You are under no obligation to hire a letting agent. Whether you do will again depend on the nature of your investment. You might just want to use a letting agent to find and vet your tenants for you. If you are in buy to let for the long haul, your property is half an hour away and you have a full time job, you might hire a letting agent to carry out a full management service. Here, as well as finding the tenants, they will collect the rent, prepare inventories, deal with tenant enquiries and sort out repairs and maintenance. For a service such as this they will take between 15% and 17% of the rent you receive.
Letting agents worth their salt should tell you who is renting what in their patch so will be able to help you target your investment at the right tenants. It might be commuters living in two-bedroom flats near the station, for example, or young families in terraces near the schools. However, be warned that most letting agents overstate rental returns available so take them with a pinch of salt. What you're really trying to find out is what is easy to let. And letting agents are not going to recommend something that will be a pig to let otherwise they won't earn any commission from it.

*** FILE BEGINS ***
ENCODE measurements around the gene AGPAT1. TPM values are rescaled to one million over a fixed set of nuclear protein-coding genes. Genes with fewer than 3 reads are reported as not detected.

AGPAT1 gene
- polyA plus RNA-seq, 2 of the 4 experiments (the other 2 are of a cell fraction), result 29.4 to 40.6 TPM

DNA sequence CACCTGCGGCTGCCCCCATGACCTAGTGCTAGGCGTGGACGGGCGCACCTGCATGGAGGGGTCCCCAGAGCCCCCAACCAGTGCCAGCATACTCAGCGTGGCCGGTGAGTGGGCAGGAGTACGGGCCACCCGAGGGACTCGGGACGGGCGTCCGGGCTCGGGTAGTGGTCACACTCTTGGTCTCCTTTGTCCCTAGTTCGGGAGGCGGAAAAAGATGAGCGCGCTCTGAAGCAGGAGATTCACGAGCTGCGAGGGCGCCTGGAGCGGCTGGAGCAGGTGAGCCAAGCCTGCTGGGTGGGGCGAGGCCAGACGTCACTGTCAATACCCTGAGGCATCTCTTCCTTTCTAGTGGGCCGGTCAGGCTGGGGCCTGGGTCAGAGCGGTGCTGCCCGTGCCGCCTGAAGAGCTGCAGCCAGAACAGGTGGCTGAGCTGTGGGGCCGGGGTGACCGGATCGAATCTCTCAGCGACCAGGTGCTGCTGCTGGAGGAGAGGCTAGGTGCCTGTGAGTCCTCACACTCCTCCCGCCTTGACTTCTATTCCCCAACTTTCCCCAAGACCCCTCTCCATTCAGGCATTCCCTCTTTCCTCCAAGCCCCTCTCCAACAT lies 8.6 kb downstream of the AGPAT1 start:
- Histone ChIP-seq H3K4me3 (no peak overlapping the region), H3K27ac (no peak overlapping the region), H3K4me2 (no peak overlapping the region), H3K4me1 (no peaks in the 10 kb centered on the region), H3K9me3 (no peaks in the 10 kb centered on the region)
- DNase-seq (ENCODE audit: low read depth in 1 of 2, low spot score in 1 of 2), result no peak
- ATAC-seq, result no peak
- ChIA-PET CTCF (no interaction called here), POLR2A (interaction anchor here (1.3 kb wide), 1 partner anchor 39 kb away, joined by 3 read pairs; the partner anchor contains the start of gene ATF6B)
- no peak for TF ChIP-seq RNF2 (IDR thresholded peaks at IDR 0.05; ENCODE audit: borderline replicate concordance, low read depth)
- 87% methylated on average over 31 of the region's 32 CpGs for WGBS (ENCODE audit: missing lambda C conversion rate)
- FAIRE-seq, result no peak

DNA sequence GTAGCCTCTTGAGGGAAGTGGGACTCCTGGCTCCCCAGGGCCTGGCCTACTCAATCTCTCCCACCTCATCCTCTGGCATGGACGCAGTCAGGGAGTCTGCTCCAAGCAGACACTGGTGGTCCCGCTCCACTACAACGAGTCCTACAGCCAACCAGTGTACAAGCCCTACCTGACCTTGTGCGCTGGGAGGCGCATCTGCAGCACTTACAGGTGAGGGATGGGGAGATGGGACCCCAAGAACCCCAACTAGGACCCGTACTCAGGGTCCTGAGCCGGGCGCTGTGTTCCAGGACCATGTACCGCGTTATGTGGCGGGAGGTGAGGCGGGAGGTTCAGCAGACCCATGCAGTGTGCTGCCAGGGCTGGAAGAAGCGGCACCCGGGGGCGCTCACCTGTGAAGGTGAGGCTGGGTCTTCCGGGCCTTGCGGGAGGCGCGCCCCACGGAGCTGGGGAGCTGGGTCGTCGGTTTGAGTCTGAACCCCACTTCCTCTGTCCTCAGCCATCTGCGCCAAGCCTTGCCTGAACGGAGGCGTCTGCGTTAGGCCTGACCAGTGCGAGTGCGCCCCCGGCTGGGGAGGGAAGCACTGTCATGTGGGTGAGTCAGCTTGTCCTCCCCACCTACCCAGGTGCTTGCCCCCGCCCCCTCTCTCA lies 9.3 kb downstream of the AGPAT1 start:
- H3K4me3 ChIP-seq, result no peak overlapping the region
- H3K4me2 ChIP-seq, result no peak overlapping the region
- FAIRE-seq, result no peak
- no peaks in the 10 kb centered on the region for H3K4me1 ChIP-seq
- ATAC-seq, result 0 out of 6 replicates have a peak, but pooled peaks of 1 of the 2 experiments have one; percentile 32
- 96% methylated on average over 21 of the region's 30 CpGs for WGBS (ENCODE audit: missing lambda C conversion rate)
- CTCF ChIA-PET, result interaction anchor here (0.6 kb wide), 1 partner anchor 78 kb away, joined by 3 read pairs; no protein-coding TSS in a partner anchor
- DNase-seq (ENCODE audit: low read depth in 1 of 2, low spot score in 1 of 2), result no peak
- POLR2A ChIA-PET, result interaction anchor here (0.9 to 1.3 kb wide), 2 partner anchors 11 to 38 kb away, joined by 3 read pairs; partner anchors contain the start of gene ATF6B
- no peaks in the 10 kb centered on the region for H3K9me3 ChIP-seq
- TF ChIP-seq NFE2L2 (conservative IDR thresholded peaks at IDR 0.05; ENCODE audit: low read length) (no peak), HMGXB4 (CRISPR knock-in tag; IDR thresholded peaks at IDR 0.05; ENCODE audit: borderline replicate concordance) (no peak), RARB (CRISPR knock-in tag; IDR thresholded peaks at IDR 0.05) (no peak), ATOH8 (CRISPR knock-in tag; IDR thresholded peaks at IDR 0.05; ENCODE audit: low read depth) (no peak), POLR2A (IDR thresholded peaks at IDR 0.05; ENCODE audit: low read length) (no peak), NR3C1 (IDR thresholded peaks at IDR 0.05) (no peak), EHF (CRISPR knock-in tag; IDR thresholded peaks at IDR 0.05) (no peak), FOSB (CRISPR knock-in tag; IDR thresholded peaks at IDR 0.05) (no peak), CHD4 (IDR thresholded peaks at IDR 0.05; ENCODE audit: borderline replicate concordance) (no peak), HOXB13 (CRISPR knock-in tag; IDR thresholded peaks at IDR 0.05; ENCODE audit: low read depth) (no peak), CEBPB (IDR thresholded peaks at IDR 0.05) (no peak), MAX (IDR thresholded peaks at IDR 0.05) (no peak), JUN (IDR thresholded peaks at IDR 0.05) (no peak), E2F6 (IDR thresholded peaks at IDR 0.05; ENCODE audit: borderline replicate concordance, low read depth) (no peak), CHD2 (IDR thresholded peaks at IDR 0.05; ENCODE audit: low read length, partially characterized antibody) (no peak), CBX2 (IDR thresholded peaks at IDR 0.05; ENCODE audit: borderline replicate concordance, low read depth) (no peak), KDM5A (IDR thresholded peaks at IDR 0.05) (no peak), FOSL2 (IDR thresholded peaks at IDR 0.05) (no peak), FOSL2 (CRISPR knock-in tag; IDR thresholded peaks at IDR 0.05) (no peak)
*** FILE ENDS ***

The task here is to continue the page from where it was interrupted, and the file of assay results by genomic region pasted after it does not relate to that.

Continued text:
Many investors find letting agents an invaluable tool. But they might not be as useful if you want to target an investment toward student and DSS accommodation. Tenants on letting agents' books tend to be other types, such as young professionals, commuters and unlucky house movers caught between buying and selling. For student and DSS accommodation, local newspapers and the university itself might be the best place to net your tenants.